Tag Archives: RP Singh

What I like about the current ODI team

Opening pair

Granted, Tendulkar and Ganguly were one of the best, if not the best opening ODI pairs for India and even the World. But Sehwag and Gambhir are doing very well at the moment. I love everything about them – the right/left combination, their stroke play, Sehwag’s explosiveness, Gambhir’s maturity…

If they continue their current form, they are all set to become a formidable opening combination in World cricket.

 Batting depth

The batting depth hasn’t been really put to the test yet, but with Irfan Pathan and Praveen Kumar, both all rounders coming in at No. 8 and 9 respectively, it looks very strong. Chawla at No. 10 is no rabbit with the bat either.

The Bench

When you see good players warming the bench, you know there are even better players in the playing XI and that is a great thing.  With guys like Uthappa, RP Singh (although Ishant was rested for the Bangladesh game) and Gony sitting out, you know the team is doing well.

And guys like Ganguly, Tendulkar, Dravid, Sreesanth and Harbhajan Singh aren’t even the team (due to a variety of reasons).

All rounders galore

The team now has Praveen Kumar and Irfan Pathan who are what I would classify as bowling all rounders – people who can bat a bit and bowl their full quota of 10 overs. Then there are the batting all rounders – Sehwag, Yuvraj and Yusuf Pathan. Even Rohit Sharma and Raina can chip in with a few overs. And last but not the least, the captain – MS Dhoni who can bat and keep wickets. This is one of the main reasons, India has a good batting depth at the moment.

Flexible batting order

I think the current batting order is a fairly flexible one. Barring the opening pair, I think the rest can come in any order. There is always the argument that batting orders shouldn’t be messed around with, but it seems to work well in Twenty20 and I don’t see why it shouldn’t work here.

Age

Sehwag at 29 years is the oldest member of the team. Everyone else is 26 or under. In fact, six of them are 21 and under. This again bodes well for Team India. Isn’t it wonderful that although the team is young, it does not seem to lack experience.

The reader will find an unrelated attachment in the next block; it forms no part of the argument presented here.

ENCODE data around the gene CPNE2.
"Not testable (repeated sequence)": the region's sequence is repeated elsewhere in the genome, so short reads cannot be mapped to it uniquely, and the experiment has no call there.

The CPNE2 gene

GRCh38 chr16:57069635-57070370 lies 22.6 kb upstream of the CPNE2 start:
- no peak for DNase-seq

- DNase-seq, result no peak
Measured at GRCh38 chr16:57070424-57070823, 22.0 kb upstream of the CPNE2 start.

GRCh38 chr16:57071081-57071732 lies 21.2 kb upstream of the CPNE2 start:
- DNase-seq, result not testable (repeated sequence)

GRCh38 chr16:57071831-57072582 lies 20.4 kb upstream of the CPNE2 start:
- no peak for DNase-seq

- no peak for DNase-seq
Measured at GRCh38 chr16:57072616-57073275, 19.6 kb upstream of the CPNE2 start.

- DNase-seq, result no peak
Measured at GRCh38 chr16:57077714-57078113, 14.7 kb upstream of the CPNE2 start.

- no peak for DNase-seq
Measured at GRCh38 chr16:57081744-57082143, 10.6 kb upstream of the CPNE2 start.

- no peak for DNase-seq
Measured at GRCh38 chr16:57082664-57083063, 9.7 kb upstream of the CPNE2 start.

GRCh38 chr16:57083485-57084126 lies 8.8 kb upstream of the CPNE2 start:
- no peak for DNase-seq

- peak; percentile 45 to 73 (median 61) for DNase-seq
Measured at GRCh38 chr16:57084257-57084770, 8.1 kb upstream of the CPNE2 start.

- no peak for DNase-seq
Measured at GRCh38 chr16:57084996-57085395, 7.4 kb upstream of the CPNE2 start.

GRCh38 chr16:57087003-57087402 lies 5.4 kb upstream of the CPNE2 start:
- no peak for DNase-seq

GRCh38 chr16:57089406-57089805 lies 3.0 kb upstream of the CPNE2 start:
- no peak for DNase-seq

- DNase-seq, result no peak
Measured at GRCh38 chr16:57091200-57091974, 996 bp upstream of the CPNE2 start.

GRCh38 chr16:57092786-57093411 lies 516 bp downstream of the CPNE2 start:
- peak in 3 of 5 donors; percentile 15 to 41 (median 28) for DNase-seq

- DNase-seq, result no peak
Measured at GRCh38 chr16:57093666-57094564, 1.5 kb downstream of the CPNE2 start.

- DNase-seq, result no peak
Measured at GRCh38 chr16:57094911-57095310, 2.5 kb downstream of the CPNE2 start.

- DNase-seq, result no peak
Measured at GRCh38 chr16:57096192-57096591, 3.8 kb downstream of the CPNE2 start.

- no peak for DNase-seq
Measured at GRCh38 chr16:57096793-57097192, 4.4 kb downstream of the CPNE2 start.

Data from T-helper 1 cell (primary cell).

-Mahesh-

Bring on the Proteas

Now that the Australian tour is over, we can start looking forward to cricket with another challenging team – South Africa. Here is the fixture:

  Venue Dates
1st Test Chennai Mar 26 to 30
2nd Test Ahmedabad Apr 3 to 7
3rd Test Kanpur Apr 11 to 15

 

The last test series between the two countries was a very close one that India eventually lost 1-2, but this time India have the home advantage and SA have to reckon with a team high on confidence. India also have a good mix of experience and youth to pull it off.

So, should we start speculating what the Indian team make up would be?

Openers

I think Sehwag should be an automatic choice and we shouldn’t let his ODI form affect his test chances. Jaffer and Karthik both failed in Australia, but I would imagine that Jaffer being a regular opener would get the nod ahead of Karthik. Chopra and Gambhir would probably also be in the selectors radar, while Dravid and Pathan have an outside chance of being considered as an opener.

Middle Order

Dravid, Tendulkar and Laxman are probably automatic choices. Ganguly would probably get the nod too. If Dravid opens the innings, then there is an opening for Yuvraj Singh or Rohit Sharma in the middle order. Gambhir could also be considered. A lot of our readers have expressed an opinion that Badrinath should be considered. I would be very surprised if the selectors made such a bold move (although it wouldn’t be a bad one!) Dhoni will of course don the gloves and come in to bat at No.7

Bowlers

Kumble is an automatic selection and if you are playing in India, Harbhajan Singh is another automatic selection for the second spinner spot. Zaheer Khan is still injured and the other two bowling spots would probably end up going to Ishant Sharma and RP Singh. If the track does take a lot of spin, then including a 3rd spinner (Piyush Chawla) may not be a bad idea, with Pathan opening the batting and also sharing the new ball with Ishant Sharma.